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The VSS connection
Exchange agent support of Windows Server 2003's Volume Shadow Copy Service (VSS) framework is another feature that lets firms make point-in-time backups of an Exchange database using their backup software.

There are three components to the Microsoft VSS framework: a requestor, a writer and a provider. Backup software acts as the requestor and controls the overall process of creating a copy of the Exchange database. It initiates the copy by first calling the Microsoft Exchange 2003 writer, which prepares the Exchange database for the copy by handling the acquiesce and dismount of the Exchange database while maintaining its integrity and consistency.

After the Exchange database is in this suspended state, the backup software calls on the VSS provider to execute the copy function. Either the Windows 2003 OS or the external storage system acts as the provider of the copy utility, which performs the actual copy of the Exchange database. Once the copy completes, the backup software instructs Exchange to remount the database and resume normal processing of email. This leaves a copy of the Exchange database that the backup software can use to perform restores or as a source to make a secondary copy of the data to disk or tape.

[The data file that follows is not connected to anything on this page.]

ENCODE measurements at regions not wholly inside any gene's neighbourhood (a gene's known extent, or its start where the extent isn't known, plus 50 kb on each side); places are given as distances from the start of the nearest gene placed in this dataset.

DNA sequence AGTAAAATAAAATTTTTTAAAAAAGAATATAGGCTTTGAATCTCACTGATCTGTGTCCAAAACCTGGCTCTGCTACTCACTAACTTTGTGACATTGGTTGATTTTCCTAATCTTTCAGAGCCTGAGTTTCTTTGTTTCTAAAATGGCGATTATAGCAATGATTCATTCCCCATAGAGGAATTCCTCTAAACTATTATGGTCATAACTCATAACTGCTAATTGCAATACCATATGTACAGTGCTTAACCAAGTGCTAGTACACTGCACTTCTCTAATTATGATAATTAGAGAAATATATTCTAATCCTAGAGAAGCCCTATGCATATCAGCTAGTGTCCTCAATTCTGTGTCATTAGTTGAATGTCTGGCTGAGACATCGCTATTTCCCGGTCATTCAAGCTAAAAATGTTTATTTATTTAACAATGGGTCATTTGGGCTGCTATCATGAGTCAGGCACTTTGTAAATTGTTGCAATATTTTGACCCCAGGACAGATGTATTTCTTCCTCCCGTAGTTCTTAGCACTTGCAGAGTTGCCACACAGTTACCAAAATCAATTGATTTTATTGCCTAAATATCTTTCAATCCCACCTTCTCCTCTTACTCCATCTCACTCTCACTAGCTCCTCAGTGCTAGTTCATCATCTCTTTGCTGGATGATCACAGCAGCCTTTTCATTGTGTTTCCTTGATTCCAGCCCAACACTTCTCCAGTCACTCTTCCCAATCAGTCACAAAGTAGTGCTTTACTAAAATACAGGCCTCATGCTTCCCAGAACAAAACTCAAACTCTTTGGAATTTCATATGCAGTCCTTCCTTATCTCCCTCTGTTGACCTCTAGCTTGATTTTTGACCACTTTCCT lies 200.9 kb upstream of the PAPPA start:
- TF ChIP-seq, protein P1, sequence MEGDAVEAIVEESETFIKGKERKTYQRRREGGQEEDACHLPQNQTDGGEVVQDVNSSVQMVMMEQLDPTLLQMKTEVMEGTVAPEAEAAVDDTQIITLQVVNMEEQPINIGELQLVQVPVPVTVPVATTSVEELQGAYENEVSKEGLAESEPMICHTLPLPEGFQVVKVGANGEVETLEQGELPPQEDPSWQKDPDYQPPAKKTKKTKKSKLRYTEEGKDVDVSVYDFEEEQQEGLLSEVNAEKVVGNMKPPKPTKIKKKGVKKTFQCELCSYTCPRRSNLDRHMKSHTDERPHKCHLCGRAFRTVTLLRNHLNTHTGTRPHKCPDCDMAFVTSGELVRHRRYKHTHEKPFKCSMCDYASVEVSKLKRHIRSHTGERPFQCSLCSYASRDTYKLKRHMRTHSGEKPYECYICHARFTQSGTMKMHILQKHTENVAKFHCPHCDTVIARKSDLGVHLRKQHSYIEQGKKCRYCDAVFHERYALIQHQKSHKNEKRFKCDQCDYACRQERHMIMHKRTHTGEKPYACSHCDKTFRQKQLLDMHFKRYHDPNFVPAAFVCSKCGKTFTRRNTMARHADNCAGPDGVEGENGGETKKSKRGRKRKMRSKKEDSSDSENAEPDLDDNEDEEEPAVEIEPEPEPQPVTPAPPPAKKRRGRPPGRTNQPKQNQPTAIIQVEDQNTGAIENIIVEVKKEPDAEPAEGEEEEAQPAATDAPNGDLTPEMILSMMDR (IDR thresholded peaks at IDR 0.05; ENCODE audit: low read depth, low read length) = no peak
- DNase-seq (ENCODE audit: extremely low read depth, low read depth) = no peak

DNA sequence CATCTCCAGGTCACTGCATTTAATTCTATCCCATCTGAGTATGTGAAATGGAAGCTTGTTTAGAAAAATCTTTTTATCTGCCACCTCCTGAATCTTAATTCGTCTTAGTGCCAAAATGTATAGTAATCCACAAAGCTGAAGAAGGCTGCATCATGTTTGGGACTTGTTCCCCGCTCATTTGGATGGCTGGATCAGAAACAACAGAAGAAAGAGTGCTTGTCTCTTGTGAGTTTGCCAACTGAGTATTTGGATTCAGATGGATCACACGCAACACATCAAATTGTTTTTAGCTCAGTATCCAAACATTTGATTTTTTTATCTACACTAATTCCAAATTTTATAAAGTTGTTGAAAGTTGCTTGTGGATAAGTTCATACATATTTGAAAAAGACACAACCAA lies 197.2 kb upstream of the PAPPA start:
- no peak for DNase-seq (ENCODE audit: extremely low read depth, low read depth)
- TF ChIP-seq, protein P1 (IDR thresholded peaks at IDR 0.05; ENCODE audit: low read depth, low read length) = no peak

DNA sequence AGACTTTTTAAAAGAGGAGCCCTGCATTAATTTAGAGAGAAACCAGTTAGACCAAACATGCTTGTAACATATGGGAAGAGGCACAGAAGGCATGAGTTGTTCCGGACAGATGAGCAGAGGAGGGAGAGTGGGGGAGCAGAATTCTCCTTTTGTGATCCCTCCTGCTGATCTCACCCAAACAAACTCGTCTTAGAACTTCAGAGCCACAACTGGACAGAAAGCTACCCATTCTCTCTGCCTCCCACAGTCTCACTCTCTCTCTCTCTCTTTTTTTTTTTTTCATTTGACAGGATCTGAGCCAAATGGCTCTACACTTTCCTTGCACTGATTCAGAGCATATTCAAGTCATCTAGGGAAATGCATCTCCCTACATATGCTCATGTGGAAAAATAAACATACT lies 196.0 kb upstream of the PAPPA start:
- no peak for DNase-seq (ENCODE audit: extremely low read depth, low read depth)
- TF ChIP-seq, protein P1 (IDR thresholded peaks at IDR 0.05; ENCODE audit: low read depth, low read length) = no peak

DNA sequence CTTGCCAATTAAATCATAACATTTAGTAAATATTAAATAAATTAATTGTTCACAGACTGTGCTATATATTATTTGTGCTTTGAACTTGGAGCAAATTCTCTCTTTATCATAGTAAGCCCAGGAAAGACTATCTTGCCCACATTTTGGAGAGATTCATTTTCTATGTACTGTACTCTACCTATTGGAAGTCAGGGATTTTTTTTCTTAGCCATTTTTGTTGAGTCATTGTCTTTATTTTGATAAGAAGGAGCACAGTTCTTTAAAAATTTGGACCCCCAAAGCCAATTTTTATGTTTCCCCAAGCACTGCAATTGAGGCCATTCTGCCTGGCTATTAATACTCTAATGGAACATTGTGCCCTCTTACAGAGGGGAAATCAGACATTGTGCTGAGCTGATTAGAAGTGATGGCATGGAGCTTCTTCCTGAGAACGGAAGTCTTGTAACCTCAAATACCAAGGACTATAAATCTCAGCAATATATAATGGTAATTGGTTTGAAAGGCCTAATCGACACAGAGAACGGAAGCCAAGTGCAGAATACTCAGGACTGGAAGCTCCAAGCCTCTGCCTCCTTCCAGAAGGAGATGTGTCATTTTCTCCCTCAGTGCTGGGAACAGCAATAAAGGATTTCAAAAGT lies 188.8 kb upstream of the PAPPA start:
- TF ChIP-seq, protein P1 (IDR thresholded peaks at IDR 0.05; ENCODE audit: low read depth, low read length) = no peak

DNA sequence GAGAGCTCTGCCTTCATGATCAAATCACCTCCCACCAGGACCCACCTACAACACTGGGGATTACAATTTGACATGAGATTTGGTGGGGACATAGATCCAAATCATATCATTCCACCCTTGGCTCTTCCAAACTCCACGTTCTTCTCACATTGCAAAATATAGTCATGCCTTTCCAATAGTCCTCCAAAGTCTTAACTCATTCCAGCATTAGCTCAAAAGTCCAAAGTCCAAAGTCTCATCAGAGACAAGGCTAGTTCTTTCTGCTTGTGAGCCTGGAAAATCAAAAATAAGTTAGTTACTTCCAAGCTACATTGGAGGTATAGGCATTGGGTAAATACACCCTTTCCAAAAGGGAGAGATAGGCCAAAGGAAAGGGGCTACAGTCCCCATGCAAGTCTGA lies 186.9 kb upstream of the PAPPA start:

The level of recovery one can perform depends on the VSS provider called by the backup software. The VSS provider offered by the Microsoft Windows Server 2003 OS uses a shadow copy or copy-on-write approach

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to create copies of the Exchange database, which is supported by most backup software products. Symantec's Backup Exec supports only Symantec's VSS provider, which is offered as part of Symantec's Veritas Storage Foundation for Windows.

The Microsoft VSS provider delivers rapid snapshots of the Exchange database, but it requires the volume containing the original Exchange database to remain available to back up or restore data. In this scenario, if the volume with the main production Exchange database becomes inaccessible, so do any snapshots created from it. Another potential problem with this type of snapshot is that it's read-only.

This was first published in September 2007

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